Children's games seem pretty innocent. Tag is a simple game of chase, while pastimes like hopscotch and jump rope teach cooperation and teamwork. Children all over the world are encouraged to play in order to make new friends, help their brains develop, and enjoy some exercise.
But there are secret dark sides to many of these recess activities. Some childhood games with creepy origins have been enjoyed for centuries, while the true meanings behind them have been lost or conveniently forgotten. Is "Ring Around the Rosie" about the plague? Possibly, and it's not the only childhood game that references the deadly illness. As for blind man's bluff, it was likely invented as an easy excuse for some light flirtation. Read on to discover more weird game facts, from the hidden, not-so-innocent meanings of nursery rhymes to the military background of hoop rolling.
'Ring Around The Rosie' Could Be About The Bubonic Plague
The Black Death , also known as the bubonic plague, swept Europe in the mid-1300s. It was likely spread by fleas that lived on merchant ship rats. During this time period, medicine was practiced based on the four humors (black bile, yellow bile, blood, and phlegm), and people believed that certain practices, like filling their shirt pockets with flowers, would keep them from catching the plague. Though some dispute this, many believe the phrase "pocket full of posies" potentially references this.
Some allege the rest of the nursery rhyme deals with the plague itself and the aftermath of it. The " Ring Around the Rosie " references the red skin pustules that are a symptom of the plague. "Ashes, ashes" refers to the sneezing and wheezing noises made by the sick, and of course, the "all fall down" line refers to the massive casualty toll of the disease.
'Goosey Goosey Gander' References Sex Work
"Goosey Goosey Gander" is a British nursery rhyme with some very disturbing connotations. To begin with, the word "goose" is British slang for a sex worker. This puts the "in my lady's chamber" line into a completely new context.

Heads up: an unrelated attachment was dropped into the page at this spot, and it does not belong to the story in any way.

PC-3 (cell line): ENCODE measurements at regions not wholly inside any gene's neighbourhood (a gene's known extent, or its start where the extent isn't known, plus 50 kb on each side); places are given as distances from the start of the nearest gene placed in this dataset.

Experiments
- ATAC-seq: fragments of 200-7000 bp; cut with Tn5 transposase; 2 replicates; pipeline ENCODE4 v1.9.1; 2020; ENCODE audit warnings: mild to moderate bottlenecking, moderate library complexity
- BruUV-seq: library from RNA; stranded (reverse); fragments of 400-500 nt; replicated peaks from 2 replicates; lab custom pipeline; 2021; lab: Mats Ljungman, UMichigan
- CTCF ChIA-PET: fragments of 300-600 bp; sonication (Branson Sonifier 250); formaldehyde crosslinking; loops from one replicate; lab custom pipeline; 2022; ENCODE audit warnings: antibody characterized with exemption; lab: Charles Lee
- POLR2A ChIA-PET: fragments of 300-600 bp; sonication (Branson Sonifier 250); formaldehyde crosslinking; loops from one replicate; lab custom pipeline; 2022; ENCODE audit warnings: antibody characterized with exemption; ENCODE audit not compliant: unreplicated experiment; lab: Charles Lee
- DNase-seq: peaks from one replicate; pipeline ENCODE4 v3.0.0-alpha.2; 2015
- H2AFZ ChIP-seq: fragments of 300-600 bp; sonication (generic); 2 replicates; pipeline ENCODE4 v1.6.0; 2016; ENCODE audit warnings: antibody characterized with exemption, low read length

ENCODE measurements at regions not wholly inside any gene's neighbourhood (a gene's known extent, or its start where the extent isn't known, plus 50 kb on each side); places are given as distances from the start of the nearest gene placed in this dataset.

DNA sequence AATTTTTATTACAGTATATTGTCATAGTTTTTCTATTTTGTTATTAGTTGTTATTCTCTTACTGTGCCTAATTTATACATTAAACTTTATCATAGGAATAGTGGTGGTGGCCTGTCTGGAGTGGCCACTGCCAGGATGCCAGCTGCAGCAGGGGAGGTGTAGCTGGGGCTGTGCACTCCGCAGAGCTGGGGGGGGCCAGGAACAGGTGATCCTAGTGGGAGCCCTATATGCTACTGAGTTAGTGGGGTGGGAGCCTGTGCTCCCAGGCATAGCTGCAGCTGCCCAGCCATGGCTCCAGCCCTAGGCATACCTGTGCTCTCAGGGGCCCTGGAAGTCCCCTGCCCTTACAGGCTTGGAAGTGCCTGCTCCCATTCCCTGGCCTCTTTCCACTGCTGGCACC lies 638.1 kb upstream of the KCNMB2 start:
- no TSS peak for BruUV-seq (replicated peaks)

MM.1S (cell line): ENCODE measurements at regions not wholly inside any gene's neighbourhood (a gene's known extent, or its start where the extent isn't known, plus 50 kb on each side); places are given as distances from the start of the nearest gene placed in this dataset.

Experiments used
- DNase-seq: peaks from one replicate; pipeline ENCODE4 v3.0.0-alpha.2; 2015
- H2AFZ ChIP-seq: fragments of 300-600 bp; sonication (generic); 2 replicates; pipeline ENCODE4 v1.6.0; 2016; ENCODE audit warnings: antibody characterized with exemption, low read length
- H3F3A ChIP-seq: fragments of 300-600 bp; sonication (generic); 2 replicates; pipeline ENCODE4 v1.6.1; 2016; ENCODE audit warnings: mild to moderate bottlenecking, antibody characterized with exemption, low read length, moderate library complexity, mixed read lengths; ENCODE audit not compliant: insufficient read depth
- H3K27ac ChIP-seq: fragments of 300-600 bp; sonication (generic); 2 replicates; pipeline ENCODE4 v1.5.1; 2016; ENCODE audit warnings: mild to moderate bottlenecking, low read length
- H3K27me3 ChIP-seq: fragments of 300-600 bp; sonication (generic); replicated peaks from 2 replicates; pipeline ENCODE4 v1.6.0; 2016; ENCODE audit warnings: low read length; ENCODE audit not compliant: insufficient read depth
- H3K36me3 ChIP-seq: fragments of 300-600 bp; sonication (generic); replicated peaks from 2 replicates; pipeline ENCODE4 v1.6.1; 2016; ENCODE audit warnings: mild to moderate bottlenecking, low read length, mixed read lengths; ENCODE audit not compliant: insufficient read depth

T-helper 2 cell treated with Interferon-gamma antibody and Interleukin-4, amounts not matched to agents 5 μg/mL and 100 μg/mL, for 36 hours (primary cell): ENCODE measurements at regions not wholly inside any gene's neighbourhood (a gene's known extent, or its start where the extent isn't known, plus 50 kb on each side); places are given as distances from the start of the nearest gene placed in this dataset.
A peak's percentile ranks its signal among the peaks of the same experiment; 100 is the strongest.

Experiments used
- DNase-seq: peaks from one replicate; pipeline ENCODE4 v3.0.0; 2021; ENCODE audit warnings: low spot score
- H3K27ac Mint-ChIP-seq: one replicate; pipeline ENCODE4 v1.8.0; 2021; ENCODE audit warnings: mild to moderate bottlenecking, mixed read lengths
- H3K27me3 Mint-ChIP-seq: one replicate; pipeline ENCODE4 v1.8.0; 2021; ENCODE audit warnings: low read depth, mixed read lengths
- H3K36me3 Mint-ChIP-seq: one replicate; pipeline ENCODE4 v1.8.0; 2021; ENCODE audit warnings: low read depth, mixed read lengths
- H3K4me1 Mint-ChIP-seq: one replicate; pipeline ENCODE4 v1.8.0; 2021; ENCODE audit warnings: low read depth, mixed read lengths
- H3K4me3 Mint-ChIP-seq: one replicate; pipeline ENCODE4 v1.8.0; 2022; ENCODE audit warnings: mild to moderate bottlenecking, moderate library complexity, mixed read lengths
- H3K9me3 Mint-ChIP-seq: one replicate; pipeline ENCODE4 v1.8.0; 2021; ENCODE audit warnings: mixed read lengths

Other parts of the rhyme refer to the persecution of Catholic priests under the regime of Henry VIII. Some houses had hidden cupboards, known as priest holes, where priests would hide from the authorities. If they were caught, they would be beaten and removed from the house, or as the nursery rhyme goes, "so I took him by his left leg/and threw him down the stairs."
Cooties Came From A Real Parasitic Insect
Cooties aren't necessarily part of a game, although they could be included in tag - the one who's "it" also has "cooties." In most cases, cooties are something that kids claim is contagious and transmitted via touch. Though these bugs are imaginary, cooties likely existed.
The word "kutu" is found in the Malaysian and Maori languages and refers to a parasitic biting insect that's similar to lice.
The Nine Men's Morris Board Protected People From Evil
Nine Men's Morris is a board game very similar to checkers. It's played by both children and adults, and is more popular in Europe than the United States. However, it has interesting origins that date back to 1400 BCE.
The Nine Men's Morris board consists of three nested squares, each one smaller than the other, and several lines that intersect with each square. Together, they form something called a Morris Square, which was said to be sacred symbol to the ancient Celtic people. The center square meant regeneration, and the four lines emanating from it referred to the four winds, four cardinal directions, and four elements.